Last year a group of unlikely allies came together to create the coalition called Stop Mega Comcast to, well, stop the creation of the Comcast-Time Warner Cable mega company. This year, a similar group of improbable allies have come together to oppose the latest big-cable merger between Time Warner Cable, Charter, and Bright House Networks.
Similar to last year’s mission, the “Stop Mega Cable” coalition aims to raise awareness about the potential harms consumers face should Charter’s acquisition of TWC and Bright House be approved, while also calling for thorough investigations into the merger by federal regulators.
The 17-member alliance includes media companies, consumer advocacy groups, and TV/telecom businesses. On the business side, Dish is the biggest headlining name. They are joined by trade groups representing mid-sized and rural communications companies.
Advocacy group Public Knowledge is also in the alliance, as is Consumers Union. They are joined by the Writers Guild of America and by groups representing diversity interests, musicians’ interests, and sports fans’ interests.
Chief among the coalition’s concerns is the fact that the merger would form a new “mega cable” company that would have a Comcast-like hold over consumers.
The group believes the combination of Charter/TWC/Bright House would create a duopoly in the high-speed broadband market, stifle innovation, reduce competition, and raise costs for consumers.
“We have the same concerns as last year’s merger,” Gene Kimmelman, President and CEO of Public Knowledge, said during a press call Thursday. “This merger, as proposed, would create a cable giant that, alongside Comcast, would control the overwhelming majority of high-speed broadband homes in this country, most of which have very few competitive options.”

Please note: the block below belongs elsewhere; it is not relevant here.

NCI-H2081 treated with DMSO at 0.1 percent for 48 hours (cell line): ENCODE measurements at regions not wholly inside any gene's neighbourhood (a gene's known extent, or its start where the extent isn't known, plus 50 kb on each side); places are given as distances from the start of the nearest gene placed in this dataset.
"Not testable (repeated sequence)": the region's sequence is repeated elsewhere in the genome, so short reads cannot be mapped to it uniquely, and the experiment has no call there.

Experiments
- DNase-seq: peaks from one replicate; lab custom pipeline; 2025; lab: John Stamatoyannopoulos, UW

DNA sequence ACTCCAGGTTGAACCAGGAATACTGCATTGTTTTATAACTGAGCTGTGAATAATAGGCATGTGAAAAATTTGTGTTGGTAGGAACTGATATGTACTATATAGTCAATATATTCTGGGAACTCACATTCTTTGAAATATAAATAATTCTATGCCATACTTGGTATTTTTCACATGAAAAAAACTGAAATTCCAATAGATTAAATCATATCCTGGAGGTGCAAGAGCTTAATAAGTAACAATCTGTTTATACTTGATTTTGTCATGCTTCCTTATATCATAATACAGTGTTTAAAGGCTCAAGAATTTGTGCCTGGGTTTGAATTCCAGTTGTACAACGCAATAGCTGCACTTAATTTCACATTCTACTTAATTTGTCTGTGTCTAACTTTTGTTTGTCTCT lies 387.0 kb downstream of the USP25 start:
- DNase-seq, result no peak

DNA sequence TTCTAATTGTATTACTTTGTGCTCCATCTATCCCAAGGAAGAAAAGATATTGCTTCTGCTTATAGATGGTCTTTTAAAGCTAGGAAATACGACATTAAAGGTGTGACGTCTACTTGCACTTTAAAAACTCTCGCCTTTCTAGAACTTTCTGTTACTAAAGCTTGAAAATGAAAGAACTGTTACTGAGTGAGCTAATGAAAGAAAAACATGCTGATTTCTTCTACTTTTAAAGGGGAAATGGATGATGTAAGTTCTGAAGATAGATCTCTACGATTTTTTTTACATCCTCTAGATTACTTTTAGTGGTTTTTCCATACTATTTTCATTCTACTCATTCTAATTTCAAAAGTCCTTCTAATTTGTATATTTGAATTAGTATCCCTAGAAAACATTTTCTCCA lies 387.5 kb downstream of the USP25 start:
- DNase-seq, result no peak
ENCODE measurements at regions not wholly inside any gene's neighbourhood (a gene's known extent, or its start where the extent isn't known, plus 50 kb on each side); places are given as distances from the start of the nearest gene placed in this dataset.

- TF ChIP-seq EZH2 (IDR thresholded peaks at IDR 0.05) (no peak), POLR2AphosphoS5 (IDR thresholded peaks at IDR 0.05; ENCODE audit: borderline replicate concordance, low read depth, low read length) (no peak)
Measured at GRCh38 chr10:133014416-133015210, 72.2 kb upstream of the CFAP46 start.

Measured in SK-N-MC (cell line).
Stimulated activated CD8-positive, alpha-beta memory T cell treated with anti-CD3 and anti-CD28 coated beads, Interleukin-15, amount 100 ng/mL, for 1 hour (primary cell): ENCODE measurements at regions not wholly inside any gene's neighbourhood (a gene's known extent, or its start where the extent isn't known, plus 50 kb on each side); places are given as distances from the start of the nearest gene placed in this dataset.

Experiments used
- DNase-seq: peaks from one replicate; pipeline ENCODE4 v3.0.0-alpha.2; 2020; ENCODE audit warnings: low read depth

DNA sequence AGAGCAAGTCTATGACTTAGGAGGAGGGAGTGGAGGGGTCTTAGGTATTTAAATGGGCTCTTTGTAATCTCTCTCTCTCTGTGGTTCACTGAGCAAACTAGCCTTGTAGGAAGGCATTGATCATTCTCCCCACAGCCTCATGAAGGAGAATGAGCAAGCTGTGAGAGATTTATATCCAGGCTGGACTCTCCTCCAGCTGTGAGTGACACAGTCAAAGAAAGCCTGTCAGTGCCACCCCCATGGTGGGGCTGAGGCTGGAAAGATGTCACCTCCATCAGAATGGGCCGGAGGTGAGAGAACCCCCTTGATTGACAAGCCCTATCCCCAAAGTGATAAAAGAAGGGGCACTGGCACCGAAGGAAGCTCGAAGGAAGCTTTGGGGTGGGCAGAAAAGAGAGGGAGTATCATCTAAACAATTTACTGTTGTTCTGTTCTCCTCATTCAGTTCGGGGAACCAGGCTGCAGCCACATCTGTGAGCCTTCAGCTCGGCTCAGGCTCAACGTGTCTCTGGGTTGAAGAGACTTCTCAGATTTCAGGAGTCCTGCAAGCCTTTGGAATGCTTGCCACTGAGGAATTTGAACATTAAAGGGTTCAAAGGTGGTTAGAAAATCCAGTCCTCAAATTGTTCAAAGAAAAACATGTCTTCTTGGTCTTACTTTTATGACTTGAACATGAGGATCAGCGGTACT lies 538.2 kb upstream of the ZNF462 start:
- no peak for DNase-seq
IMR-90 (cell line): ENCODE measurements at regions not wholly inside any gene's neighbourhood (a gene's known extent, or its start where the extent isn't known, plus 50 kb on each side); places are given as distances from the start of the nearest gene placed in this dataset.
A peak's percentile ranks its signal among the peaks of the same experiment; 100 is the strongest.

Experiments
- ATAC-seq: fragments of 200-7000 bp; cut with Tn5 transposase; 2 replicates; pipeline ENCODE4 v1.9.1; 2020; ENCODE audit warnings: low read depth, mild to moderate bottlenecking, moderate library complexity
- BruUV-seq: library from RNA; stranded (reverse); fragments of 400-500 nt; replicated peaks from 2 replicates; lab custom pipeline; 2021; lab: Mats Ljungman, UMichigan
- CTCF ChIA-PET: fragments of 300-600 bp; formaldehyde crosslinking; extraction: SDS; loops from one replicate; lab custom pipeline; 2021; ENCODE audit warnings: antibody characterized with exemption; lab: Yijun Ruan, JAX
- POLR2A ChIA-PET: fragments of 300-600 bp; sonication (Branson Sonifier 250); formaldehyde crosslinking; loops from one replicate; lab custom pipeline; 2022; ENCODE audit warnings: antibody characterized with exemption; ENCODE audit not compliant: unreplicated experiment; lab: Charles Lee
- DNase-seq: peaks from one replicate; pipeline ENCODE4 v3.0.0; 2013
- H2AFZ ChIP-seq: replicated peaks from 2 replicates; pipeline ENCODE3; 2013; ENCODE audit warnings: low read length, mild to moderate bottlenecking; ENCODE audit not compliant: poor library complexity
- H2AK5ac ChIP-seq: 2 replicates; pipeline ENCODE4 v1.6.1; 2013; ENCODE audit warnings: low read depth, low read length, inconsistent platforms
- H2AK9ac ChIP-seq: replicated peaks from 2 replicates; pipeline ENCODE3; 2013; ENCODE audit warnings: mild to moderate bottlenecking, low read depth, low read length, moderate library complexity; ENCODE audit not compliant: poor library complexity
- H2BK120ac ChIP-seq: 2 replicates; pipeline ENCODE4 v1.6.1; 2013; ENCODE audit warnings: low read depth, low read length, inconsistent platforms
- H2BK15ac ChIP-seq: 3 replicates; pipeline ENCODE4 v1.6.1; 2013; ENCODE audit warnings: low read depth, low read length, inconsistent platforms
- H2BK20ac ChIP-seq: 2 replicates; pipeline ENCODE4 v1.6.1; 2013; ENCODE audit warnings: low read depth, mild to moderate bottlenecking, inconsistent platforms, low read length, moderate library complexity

The group also fears that if Charter becomes as large as Comcast, the two mega companies would coordinate their treatment of programs and consumers in a way that harms consumers.
“This merger demands the highest degree of scrutiny,” Kevin Rupy, Vice President of USTelecom – The Broadband Association, said. “The stakes of this merger are too high – for both consumers and the future of the broadband marketplace. Regulators and elected officials must ensure that the threatened harms to consumer choice, competition and innovation are fully addressed.”
While Kimmelman said that Charter should be commended for taking action to placate concerns about the merger by offering free interconnection deals to content providers for three years, it’s not enough.
“We want to acknowledge them for eliminating some discriminating practices,” Kimmelman said. “However, in becoming a dominant firm, they would have durable market power for many years to come.”
Jeff Blum, deputy general counsel for Dish, raised concerns about Charter’s ability after three years to impose data caps that would destroy over-the-top options like Dish’s SlingTV.
“Charter’s argument for the merger is that they aren’t as terrible as Comcast,” Blum said. “That’s not sufficient. The people who will benefit [from the merger] are not customers, it’s shareholders. Allowing this merger to take place… means you will have two companies that have a stranglehold over broadband access.”
On the advocacy side, George Slover, a policy advocate for our colleagues at Consumers Union, said that the merger would harm consumers and increase prices.
“These two cable companies routinely show up near the bottom on Consumer Reports surveys for customer satisfaction,” he said. “Letting them become more powerful will only make things worse.”